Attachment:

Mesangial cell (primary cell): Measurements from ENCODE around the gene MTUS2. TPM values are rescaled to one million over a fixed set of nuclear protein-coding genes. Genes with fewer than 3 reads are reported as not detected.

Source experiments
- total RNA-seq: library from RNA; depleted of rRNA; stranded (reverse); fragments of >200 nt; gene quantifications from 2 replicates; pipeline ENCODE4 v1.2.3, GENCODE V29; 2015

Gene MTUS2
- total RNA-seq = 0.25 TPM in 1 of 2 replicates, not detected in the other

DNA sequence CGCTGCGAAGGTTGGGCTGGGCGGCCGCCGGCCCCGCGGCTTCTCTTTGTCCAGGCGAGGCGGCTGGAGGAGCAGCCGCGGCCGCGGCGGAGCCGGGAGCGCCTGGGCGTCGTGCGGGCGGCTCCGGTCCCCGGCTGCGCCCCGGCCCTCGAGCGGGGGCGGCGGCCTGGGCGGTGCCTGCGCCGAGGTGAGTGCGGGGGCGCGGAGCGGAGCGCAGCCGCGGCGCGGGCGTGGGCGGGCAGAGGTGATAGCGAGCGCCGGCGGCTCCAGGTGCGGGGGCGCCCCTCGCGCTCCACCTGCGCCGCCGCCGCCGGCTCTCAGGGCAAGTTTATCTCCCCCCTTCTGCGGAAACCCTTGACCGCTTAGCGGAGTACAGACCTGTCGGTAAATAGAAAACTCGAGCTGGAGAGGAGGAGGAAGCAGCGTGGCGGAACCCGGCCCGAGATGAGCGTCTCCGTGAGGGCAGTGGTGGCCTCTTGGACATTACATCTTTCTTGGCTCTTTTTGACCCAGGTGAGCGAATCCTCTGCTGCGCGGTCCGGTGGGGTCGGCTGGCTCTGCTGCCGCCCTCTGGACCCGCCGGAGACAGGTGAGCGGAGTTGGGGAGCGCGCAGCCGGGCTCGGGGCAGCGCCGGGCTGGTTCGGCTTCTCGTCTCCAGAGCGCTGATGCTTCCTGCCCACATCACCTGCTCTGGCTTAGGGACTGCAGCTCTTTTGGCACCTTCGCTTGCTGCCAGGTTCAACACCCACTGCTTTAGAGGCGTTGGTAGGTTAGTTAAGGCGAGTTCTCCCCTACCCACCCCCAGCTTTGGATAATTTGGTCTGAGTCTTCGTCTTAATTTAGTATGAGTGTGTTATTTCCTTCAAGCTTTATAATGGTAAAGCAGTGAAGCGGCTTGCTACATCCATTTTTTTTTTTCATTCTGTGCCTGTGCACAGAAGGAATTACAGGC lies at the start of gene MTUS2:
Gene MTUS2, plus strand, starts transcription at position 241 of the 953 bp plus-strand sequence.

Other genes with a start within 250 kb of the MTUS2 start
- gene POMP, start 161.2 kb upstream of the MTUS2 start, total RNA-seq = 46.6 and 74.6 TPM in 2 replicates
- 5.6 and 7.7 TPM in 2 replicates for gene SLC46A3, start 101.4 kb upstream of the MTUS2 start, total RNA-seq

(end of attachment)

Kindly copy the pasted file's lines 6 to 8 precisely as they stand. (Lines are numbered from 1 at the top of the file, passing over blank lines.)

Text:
DNA sequence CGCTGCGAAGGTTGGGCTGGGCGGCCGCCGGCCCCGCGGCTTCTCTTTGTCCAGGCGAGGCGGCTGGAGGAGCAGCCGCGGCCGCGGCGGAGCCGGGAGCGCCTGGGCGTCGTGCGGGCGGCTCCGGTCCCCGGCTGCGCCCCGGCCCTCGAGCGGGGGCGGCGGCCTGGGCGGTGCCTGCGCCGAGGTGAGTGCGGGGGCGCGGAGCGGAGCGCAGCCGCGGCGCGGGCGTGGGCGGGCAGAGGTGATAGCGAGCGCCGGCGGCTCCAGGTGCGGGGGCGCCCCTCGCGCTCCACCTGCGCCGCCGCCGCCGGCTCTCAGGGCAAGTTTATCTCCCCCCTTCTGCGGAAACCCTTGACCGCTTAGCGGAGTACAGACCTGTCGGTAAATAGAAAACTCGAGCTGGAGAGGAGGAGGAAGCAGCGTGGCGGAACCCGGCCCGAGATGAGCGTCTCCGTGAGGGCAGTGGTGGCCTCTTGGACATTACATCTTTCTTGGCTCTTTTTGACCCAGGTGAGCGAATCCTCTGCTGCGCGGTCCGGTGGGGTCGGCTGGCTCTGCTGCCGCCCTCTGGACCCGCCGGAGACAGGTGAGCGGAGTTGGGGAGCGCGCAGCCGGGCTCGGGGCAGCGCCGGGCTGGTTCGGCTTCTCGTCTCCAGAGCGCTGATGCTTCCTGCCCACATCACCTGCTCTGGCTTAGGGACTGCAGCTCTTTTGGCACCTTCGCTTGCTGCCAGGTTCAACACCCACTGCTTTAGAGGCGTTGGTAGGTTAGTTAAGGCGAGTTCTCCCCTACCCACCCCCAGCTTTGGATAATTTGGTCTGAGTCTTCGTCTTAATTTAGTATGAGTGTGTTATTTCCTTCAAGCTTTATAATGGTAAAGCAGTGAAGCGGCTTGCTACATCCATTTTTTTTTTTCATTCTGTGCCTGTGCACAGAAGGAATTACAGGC lies at the start of gene MTUS2:
Gene MTUS2, plus strand, starts transcription at position 241 of the 953 bp plus-strand sequence.

Other genes with a start within 250 kb of the MTUS2 start